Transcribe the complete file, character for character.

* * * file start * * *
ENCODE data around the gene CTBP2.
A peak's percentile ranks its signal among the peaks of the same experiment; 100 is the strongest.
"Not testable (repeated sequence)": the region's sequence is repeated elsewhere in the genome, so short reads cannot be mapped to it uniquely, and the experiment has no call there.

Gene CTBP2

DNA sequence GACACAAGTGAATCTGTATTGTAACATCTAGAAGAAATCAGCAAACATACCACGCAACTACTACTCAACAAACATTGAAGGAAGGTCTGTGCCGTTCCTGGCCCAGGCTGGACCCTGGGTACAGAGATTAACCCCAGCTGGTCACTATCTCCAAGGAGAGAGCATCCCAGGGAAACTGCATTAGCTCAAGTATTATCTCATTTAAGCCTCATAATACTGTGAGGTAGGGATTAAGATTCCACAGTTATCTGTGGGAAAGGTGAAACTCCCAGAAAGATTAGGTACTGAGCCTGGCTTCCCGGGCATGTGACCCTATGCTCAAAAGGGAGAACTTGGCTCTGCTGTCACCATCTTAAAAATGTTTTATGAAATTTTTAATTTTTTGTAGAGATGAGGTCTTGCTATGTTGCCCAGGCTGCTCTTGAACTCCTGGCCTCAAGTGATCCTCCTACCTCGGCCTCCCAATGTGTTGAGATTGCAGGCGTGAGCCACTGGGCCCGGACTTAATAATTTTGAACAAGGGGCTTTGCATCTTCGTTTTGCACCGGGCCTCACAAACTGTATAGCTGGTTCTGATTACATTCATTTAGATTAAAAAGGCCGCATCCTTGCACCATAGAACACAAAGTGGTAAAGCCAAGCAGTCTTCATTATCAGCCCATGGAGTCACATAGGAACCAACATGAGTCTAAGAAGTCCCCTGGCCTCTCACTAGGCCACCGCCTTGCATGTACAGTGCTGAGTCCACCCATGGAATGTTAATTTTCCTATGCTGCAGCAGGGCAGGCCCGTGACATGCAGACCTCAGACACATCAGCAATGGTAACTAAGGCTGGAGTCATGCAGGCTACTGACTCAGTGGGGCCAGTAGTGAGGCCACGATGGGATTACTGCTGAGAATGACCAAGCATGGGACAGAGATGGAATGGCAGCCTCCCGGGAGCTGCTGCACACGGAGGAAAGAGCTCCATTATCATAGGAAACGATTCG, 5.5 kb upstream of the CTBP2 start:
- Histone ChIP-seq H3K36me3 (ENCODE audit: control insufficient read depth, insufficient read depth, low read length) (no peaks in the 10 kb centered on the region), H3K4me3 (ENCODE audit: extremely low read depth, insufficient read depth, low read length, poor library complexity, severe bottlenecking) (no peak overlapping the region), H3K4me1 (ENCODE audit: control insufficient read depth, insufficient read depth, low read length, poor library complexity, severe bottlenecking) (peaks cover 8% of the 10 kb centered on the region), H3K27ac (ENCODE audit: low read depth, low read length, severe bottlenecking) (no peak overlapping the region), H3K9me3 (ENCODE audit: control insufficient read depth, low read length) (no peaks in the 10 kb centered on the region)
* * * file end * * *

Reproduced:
ENCODE data around the gene CTBP2.
A peak's percentile ranks its signal among the peaks of the same experiment; 100 is the strongest.
"Not testable (repeated sequence)": the region's sequence is repeated elsewhere in the genome, so short reads cannot be mapped to it uniquely, and the experiment has no call there.

Gene CTBP2

DNA sequence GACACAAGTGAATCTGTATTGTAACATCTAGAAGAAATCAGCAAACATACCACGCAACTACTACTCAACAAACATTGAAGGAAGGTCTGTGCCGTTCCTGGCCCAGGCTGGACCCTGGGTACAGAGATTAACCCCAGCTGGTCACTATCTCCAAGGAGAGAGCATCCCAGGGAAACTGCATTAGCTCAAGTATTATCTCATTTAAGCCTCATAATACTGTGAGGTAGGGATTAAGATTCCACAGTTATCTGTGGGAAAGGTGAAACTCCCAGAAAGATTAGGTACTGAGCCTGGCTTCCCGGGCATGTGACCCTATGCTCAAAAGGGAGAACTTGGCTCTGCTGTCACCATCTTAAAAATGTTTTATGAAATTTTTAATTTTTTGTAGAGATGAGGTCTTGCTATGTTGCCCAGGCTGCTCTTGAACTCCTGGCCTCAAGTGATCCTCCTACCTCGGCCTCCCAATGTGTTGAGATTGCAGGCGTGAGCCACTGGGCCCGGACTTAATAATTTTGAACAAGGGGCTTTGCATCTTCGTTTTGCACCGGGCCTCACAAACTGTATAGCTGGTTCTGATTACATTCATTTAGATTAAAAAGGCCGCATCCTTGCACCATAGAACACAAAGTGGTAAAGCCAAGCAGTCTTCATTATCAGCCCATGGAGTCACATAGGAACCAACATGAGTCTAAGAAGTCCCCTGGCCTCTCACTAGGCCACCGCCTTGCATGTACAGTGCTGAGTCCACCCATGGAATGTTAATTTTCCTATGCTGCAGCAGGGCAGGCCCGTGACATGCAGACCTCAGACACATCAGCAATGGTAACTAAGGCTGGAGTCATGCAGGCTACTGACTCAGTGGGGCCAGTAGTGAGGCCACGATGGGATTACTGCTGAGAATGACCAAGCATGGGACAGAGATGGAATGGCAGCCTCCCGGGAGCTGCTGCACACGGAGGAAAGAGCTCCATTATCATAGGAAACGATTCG, 5.5 kb upstream of the CTBP2 start:
- Histone ChIP-seq H3K36me3 (ENCODE audit: control insufficient read depth, insufficient read depth, low read length) (no peaks in the 10 kb centered on the region), H3K4me3 (ENCODE audit: extremely low read depth, insufficient read depth, low read length, poor library complexity, severe bottlenecking) (no peak overlapping the region), H3K4me1 (ENCODE audit: control insufficient read depth, insufficient read depth, low read length, poor library complexity, severe bottlenecking) (peaks cover 8% of the 10 kb centered on the region), H3K27ac (ENCODE audit: low read depth, low read length, severe bottlenecking) (no peak overlapping the region), H3K9me3 (ENCODE audit: control insufficient read depth, low read length) (no peaks in the 10 kb centered on the region)